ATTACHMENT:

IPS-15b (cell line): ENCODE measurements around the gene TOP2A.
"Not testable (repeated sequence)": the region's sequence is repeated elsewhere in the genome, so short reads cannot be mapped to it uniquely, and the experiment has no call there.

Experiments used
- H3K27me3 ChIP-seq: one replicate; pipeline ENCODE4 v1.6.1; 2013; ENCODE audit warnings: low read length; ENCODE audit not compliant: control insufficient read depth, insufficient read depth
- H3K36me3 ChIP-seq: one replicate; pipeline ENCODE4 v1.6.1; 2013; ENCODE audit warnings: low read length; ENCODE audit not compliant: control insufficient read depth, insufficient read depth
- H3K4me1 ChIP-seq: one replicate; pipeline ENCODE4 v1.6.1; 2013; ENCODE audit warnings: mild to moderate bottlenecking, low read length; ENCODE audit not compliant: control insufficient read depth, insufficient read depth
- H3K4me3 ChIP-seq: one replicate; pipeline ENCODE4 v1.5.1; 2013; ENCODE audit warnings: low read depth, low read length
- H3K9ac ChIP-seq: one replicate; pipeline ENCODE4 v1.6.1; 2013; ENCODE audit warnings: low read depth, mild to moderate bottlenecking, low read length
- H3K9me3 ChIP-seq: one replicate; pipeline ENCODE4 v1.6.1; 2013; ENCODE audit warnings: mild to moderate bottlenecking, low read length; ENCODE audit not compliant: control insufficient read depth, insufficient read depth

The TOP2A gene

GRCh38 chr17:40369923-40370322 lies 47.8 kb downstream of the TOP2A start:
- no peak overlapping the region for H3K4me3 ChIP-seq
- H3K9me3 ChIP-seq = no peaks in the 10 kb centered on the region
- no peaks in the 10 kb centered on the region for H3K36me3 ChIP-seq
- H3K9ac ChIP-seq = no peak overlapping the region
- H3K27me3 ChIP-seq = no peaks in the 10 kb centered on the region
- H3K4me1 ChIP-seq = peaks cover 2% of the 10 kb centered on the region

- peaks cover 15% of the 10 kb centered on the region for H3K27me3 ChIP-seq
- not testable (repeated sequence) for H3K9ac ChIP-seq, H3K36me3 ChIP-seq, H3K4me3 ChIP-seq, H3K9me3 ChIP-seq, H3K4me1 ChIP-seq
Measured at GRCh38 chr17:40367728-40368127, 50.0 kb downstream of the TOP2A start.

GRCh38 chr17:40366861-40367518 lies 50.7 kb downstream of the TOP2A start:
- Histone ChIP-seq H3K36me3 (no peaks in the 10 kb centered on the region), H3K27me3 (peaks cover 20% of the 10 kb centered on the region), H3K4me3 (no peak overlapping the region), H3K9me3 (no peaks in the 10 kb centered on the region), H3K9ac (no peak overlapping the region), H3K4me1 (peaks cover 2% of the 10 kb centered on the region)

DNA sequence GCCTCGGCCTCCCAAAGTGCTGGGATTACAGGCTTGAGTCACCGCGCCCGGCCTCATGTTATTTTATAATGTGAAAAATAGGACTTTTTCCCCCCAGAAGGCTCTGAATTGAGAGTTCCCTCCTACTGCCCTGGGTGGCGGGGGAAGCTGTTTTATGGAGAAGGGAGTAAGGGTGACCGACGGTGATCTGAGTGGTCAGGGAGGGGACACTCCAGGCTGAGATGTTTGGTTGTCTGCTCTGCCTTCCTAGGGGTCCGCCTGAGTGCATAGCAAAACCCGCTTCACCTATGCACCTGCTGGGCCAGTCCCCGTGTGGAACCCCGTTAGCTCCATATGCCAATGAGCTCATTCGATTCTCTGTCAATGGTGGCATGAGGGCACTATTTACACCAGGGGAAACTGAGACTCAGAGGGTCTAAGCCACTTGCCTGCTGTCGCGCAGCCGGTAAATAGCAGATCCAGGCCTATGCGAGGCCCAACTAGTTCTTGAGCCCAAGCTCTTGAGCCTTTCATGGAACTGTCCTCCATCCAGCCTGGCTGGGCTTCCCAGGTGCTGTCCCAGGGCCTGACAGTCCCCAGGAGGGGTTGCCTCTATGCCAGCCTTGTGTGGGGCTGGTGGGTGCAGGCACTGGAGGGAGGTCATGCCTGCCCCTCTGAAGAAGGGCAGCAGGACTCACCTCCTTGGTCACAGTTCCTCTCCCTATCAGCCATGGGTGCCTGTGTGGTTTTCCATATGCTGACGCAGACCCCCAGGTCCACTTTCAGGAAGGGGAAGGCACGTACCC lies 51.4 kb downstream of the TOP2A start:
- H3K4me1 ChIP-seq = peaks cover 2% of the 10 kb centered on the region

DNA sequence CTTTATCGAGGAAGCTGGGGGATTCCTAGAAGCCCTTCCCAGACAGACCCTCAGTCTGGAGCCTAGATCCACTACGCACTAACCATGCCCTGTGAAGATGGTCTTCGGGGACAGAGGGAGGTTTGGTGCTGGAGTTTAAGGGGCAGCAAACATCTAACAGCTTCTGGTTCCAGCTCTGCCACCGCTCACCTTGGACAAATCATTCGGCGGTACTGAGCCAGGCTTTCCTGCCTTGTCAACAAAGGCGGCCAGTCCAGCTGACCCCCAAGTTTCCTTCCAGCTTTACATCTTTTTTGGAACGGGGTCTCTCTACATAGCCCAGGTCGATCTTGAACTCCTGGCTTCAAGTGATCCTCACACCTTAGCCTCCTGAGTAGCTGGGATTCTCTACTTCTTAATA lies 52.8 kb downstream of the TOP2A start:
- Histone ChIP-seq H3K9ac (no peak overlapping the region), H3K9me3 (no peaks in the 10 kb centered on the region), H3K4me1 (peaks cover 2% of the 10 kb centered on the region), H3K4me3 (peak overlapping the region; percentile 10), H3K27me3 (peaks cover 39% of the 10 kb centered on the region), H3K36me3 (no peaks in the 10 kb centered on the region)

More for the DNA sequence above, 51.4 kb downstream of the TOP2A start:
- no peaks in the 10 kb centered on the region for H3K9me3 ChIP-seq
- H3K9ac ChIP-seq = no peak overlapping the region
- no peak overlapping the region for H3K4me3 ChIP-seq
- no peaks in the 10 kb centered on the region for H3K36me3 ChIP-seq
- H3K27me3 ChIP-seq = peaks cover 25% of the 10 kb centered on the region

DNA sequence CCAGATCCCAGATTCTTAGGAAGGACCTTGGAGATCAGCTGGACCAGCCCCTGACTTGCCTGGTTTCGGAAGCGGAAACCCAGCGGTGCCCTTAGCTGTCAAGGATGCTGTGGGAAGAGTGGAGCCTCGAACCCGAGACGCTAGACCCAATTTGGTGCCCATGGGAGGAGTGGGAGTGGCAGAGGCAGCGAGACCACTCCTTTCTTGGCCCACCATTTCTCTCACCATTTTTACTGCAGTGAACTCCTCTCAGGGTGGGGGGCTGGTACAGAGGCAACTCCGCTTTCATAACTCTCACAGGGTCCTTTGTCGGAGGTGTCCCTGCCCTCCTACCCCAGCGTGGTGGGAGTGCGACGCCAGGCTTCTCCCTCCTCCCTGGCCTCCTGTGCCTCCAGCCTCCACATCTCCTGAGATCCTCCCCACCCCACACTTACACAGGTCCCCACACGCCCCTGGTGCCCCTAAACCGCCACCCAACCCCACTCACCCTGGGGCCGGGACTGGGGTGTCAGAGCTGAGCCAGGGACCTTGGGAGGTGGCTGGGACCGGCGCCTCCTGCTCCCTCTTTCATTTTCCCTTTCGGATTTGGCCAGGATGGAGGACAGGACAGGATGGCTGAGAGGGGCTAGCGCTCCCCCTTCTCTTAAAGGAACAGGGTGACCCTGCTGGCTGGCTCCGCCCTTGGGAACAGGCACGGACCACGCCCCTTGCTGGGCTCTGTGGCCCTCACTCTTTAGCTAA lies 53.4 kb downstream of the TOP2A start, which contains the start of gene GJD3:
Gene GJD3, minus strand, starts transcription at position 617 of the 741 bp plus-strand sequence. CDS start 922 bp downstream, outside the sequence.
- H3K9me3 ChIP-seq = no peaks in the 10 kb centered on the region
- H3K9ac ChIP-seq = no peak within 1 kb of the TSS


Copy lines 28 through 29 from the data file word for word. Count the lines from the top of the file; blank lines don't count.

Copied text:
- no peaks in the 10 kb centered on the region for H3K9me3 ChIP-seq
- H3K9ac ChIP-seq = no peak overlapping the region